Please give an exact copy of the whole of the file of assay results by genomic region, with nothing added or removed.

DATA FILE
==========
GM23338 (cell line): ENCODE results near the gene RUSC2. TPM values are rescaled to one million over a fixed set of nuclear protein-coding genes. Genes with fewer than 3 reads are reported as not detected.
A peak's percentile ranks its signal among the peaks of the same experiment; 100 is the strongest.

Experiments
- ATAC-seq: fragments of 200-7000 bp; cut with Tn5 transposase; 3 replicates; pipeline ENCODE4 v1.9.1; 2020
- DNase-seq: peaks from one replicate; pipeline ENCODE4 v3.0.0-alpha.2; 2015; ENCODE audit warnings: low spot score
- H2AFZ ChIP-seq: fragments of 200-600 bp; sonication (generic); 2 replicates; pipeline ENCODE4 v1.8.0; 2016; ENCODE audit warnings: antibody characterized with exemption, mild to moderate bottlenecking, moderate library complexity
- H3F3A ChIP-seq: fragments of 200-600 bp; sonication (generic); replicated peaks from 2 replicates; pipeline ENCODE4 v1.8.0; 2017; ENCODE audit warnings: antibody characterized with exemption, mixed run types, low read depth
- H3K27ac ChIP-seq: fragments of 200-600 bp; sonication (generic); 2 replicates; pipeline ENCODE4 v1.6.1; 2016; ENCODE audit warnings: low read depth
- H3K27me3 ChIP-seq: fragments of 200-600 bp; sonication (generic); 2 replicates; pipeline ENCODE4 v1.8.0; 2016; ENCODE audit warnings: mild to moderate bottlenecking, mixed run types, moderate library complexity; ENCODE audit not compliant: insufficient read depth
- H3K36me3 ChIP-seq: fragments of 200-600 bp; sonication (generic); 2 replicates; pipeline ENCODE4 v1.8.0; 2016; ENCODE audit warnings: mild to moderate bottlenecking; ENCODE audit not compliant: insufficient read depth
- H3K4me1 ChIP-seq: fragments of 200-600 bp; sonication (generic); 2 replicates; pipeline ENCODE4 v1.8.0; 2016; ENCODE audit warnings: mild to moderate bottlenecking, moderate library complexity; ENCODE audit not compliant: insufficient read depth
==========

GM23338 (cell line): ENCODE results near the gene RUSC2. TPM values are rescaled to one million over a fixed set of nuclear protein-coding genes. Genes with fewer than 3 reads are reported as not detected.
A peak's percentile ranks its signal among the peaks of the same experiment; 100 is the strongest.

Experiments
- ATAC-seq: fragments of 200-7000 bp; cut with Tn5 transposase; 3 replicates; pipeline ENCODE4 v1.9.1; 2020
- DNase-seq: peaks from one replicate; pipeline ENCODE4 v3.0.0-alpha.2; 2015; ENCODE audit warnings: low spot score
- H2AFZ ChIP-seq: fragments of 200-600 bp; sonication (generic); 2 replicates; pipeline ENCODE4 v1.8.0; 2016; ENCODE audit warnings: antibody characterized with exemption, mild to moderate bottlenecking, moderate library complexity
- H3F3A ChIP-seq: fragments of 200-600 bp; sonication (generic); replicated peaks from 2 replicates; pipeline ENCODE4 v1.8.0; 2017; ENCODE audit warnings: antibody characterized with exemption, mixed run types, low read depth
- H3K27ac ChIP-seq: fragments of 200-600 bp; sonication (generic); 2 replicates; pipeline ENCODE4 v1.6.1; 2016; ENCODE audit warnings: low read depth
- H3K27me3 ChIP-seq: fragments of 200-600 bp; sonication (generic); 2 replicates; pipeline ENCODE4 v1.8.0; 2016; ENCODE audit warnings: mild to moderate bottlenecking, mixed run types, moderate library complexity; ENCODE audit not compliant: insufficient read depth
- H3K36me3 ChIP-seq: fragments of 200-600 bp; sonication (generic); 2 replicates; pipeline ENCODE4 v1.8.0; 2016; ENCODE audit warnings: mild to moderate bottlenecking; ENCODE audit not compliant: insufficient read depth
- H3K4me1 ChIP-seq: fragments of 200-600 bp; sonication (generic); 2 replicates; pipeline ENCODE4 v1.8.0; 2016; ENCODE audit warnings: mild to moderate bottlenecking, moderate library complexity; ENCODE audit not compliant: insufficient read depth